Fighting Fraud 2019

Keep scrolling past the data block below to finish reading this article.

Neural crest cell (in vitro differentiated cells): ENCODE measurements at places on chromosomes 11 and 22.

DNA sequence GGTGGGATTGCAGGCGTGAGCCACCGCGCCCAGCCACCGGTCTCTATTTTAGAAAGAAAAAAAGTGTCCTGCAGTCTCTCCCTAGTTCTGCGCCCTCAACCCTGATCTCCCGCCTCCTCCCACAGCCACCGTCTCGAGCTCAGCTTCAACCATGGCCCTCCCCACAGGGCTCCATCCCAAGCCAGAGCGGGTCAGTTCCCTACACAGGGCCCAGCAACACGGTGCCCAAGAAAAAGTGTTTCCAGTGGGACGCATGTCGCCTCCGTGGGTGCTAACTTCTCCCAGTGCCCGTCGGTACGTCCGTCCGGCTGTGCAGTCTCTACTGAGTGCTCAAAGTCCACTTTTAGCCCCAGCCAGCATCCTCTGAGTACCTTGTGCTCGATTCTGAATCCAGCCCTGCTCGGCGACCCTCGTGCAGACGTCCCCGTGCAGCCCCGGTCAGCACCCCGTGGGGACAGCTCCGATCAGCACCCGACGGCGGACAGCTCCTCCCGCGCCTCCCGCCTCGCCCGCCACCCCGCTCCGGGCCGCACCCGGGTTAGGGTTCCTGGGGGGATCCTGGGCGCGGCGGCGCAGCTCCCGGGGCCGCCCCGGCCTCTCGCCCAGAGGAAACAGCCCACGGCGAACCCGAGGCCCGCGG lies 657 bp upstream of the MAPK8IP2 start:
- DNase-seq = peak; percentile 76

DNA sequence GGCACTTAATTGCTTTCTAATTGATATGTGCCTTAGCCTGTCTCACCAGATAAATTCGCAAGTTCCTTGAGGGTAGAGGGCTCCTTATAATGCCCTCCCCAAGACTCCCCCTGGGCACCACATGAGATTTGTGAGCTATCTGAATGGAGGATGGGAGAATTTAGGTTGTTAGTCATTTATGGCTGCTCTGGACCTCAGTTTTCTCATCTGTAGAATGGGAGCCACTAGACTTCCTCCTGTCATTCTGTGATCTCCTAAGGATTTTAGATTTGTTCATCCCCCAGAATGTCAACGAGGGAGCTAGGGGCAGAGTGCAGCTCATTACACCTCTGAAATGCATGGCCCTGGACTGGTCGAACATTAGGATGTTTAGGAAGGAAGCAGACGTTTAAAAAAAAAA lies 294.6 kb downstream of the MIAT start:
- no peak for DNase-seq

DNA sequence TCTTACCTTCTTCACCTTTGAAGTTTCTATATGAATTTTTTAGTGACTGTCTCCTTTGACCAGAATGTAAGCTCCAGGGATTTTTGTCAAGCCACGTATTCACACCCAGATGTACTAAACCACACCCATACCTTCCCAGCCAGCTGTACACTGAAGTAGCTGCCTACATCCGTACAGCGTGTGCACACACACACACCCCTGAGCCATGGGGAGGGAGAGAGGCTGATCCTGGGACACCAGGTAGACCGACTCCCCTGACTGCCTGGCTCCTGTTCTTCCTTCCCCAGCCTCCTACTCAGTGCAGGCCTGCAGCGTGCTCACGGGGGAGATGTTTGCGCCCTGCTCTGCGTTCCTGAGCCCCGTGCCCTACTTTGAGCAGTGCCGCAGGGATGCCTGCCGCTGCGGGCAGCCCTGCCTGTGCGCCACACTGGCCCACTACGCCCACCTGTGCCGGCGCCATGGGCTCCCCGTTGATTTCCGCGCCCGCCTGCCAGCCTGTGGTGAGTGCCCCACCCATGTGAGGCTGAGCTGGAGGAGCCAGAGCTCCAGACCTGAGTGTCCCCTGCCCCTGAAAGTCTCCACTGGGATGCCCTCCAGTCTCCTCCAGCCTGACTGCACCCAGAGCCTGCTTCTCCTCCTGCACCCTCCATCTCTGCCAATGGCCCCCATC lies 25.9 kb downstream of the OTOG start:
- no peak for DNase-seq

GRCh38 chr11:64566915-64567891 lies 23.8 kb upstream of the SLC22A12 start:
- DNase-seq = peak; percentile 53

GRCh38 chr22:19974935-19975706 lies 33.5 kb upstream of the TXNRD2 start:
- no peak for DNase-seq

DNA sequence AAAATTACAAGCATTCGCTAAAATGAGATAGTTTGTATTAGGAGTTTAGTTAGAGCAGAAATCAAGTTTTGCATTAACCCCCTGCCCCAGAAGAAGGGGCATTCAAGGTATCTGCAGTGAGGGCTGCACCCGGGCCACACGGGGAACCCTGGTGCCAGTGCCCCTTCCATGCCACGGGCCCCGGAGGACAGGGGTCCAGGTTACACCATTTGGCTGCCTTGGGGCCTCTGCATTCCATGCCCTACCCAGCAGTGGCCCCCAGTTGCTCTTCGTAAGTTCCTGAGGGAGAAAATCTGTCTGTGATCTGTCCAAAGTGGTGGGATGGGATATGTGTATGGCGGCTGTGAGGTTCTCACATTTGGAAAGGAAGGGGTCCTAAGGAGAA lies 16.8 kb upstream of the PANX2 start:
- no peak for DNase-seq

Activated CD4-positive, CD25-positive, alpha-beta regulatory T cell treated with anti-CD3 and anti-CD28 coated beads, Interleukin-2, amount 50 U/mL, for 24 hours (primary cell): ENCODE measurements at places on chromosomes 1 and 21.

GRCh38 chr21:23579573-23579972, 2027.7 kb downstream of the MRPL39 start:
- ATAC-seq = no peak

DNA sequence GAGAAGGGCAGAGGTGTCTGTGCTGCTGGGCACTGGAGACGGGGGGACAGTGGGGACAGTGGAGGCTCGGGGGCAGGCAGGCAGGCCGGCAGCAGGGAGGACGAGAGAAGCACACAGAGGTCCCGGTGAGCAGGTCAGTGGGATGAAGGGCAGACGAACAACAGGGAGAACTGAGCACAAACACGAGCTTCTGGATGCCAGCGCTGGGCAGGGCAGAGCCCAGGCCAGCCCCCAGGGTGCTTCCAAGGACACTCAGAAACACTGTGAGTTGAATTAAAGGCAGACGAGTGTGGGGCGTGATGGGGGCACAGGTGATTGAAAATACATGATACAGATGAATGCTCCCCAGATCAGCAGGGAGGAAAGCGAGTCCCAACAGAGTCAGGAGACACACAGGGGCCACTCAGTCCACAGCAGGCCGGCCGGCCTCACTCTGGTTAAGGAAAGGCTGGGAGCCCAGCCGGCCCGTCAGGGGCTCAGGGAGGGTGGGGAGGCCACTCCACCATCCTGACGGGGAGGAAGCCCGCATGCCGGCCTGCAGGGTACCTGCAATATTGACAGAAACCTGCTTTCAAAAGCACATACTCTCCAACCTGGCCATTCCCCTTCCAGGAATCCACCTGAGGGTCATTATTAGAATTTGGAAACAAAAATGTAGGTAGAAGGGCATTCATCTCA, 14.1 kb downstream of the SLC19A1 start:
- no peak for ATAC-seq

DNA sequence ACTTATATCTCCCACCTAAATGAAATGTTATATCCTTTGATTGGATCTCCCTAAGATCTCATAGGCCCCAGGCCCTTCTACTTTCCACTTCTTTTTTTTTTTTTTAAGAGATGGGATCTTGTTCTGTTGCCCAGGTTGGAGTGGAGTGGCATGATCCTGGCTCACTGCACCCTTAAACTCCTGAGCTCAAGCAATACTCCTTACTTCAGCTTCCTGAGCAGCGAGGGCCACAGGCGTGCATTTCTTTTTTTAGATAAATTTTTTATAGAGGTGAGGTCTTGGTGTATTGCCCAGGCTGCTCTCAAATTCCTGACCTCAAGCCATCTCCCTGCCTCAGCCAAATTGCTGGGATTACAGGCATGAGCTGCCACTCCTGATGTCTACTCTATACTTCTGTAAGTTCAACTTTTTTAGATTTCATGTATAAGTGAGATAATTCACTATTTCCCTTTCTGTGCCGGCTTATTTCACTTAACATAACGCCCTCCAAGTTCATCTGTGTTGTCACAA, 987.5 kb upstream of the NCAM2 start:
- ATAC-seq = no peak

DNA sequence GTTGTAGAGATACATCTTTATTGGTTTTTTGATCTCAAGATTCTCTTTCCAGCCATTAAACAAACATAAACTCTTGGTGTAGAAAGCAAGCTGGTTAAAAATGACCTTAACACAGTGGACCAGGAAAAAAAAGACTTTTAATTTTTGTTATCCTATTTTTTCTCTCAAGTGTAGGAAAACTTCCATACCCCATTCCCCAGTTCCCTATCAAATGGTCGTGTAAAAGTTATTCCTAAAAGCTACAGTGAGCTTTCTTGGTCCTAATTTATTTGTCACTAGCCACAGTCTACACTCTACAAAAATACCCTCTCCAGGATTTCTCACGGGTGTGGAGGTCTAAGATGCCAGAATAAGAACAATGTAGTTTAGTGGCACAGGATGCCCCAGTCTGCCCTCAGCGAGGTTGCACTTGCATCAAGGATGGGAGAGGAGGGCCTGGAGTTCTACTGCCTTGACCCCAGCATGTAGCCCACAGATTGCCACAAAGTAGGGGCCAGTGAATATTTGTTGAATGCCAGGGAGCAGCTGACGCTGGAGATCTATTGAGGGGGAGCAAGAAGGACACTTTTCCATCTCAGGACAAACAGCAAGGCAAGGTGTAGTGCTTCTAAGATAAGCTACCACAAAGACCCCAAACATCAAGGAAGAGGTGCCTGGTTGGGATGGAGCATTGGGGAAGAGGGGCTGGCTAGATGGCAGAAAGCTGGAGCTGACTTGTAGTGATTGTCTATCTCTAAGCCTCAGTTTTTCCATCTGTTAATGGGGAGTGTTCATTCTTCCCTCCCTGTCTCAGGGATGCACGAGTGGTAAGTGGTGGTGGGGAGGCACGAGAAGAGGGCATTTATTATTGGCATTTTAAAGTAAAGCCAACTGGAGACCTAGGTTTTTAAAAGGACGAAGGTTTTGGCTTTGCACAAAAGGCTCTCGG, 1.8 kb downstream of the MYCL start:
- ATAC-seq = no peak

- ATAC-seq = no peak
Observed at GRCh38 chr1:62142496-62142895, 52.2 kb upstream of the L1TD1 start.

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F I G H T I N G F R A U D 06 Commercial feature apid advancements in tech- nology in recent years have given businesses far greater mobility, accessibility and intercon- nectivity. Though this has provided enormous value, it has also meant more users have the capability to commit harmful behaviour, fraudulent or otherwise. The growing popularity of remote working has compounded this risk further by enabling users to commit malicious activity from wher- ever they are in the world. Organisations are no longer just bricks and mortar. Contracting and outsourcing are also on the rise as companies are trying to keep pace in a more competitive space, leading to less human oversight and an environ- ment where insider fraud can become more prevalent and difficult to detect. Assets come and go every day, meaning they can no longer rely on perimeter security. They need complete visibility both on and off the corporate network. The 2019 Insider Threat Intelligence Report, which collects data from Dtex Systems' risk assessment findings over the previous year, found some form of undetected insider threat in every assessment, including high-risk data transfers via USB or cloud and employ- ees using personal webmail. Users were found to be bypassing security in 95 per cent of assessments and in 98 per cent of assessments Dtex found proprietary company data that was publicly accessible on the web. According to the 2018 Cost of Insider Threats Report, insider threats cost businesses an average of $8 million an incident. Yet until a few years ago, users accessing data within an organ- isation almost entirely evaded the attention of security teams. Today insider fraud is increasingly preva- lent and companies struggle to even detect it in the first place. "All businesses, no matter the industry, are at risk of malicious insiders," says Armaan Mahbod, man- ager of insider threat and cyberse- curity investigation at Dtex Systems. "These malicious actors can come from any role, not just pre-deter- mined groups of 'high-risk' job titles. Therefore, a continuous audit trail of all users, devices and applications within an organisation is critical to catch warning signs and conduct effective investigations. "Organisations are often too late and tracks have already been covered. In a recent phishing attack on an Australian university, for example, they didn't have the audit trail to effectively investigate after the incident, which severely ham- pered their recovery and response." Companies typically have some form of fraud controls in place, includ- ing thresholds and limits, to identify specific transactions. However, many offenders are high-level executives, managers or otherwise, who are fully aware of the limits and go below the thresholds to avoid detection from suspect transactions. They may steal smaller quantities of data or money over a long period, resulting in the larg- est cumulative value stolen. Most commonly, the individuals that are committing malicious insider activ- ity are people in positions of trust, who already have some level of authorised access to critical systems. This is why it is so important to understand the insider threat kill chain, says Mr Mahbod. "Methods for intrusion and exfiltra- tion are constantly evolving, but it is nearly universal that malicious insid- ers will attempt to cover their tracks, or circumvent security tools or alert- ing thresholds," he adds. "We consist- ently find that investment in detect- ing these early stages of the kill chain, like covering tracks or security bypass, gives organisations the best return and results. Just as one example, Dtex caught data theft by a foreign national at one of our customers, AMP, due to the culprit's attempts to circumvent com- pany security." There are two factors that make insiders a greater fraud threat than outside attackers. Their malicious attacks are not premeditated and they rarely act immediately after being brought into an organisation. Instead, they slowly accumulate insights on all the traps set in place. Secondly, inside attackers generally have some level of authorised access, either in their cur- rent role or a previous role within the same company. Malicious insiders, who are responsi- ble for 22 per cent of all insider threats, primarily use permitted applications to evade detection, including uploading data to online file-sharing sites sanc- tioned for business use, utilising per- sonal webmail accounts that aren't monitored and unblocked data-dump- ing websites. In Dtex's report, 95 per cent of assessments also identified employees using anonymous and private brows- ing, which was an increase from 60 per cent the year before. When there is no malicious intent, threats can be even more difficult to detect, as is the case with the 68 per cent of insider threats that are purely down to negligent users causing accidental harm. This makes the visibility of user behaviour across the entire organisation crucial. "Organisations cannot defend against attacks that they cannot see," says Mr Mahbod. "Also, placing monitors on critical systems is not enough because it only gives you less than half the full story. When a malicious insider steals data from a critical system, transfer- ring the data to their own device, what did they do next? With greater visibility comes greater certainty, which trans- lates to more efficient investigations. "On the flip side, when you don't have visibility across an organisation and look at a specific device or IP address for security incidents, you run the risk of creating too many false positives because your solution does not have all the organisational domain context it needs to determine whether an activity is high risk. You need historical activ- ity of the user, a comparison to their peers and the organisation to make a stronger determination." Dtex Systems provides the compre- hensive end-point visibility that com- panies need at scale to understand, in near real time, any abnormal user behaviours which have led to iden- tification of fraudulent behaviour. Furthermore, Dtex's data highlights the contextual information necessary to understand the bigger picture behind users' malicious actions. "Through this visibility and the eleva- tion of anomalous behaviour, Dtex ena- bles organisations to be 'left of boom', which means the organisation is build- ing and running a security posture that gets out in front of the threat, allowing security teams to act before an inci- dent, not just respond after the fact," says Mr Mahbod. "By seeing the full kill chain of events, companies are able to identify suspicious behaviour prior to events actually harming the business. This allows organisations to be proac- tive rather than reactive." For more information please visit dtexsystems.com Companies seek visibility in fight against insider threats With insider fraud threats continuing to grow in the digital age, organisations require a clear and accurate understanding of what users are doing and how they are interacting with data R of assessments found instances of high-risk data transfer via USB or cloud applications and employees accessing and using personal email accounts on corporate endpoints 100% Organisations cannot defend against attacks that they cannot see... With greater visibility comes greater certainty, which translates to more efficient investigations found customer proprietary information publicly accessible on the web 98% found instances of employees engaging in flight risk behaviour 97% found users actively attempting to circumvent corporate security policies 95% saw the use of unsanctioned portable applications, which are increasingly being used to bypass security 74% Dtex systems 2019 insider threat intelligence report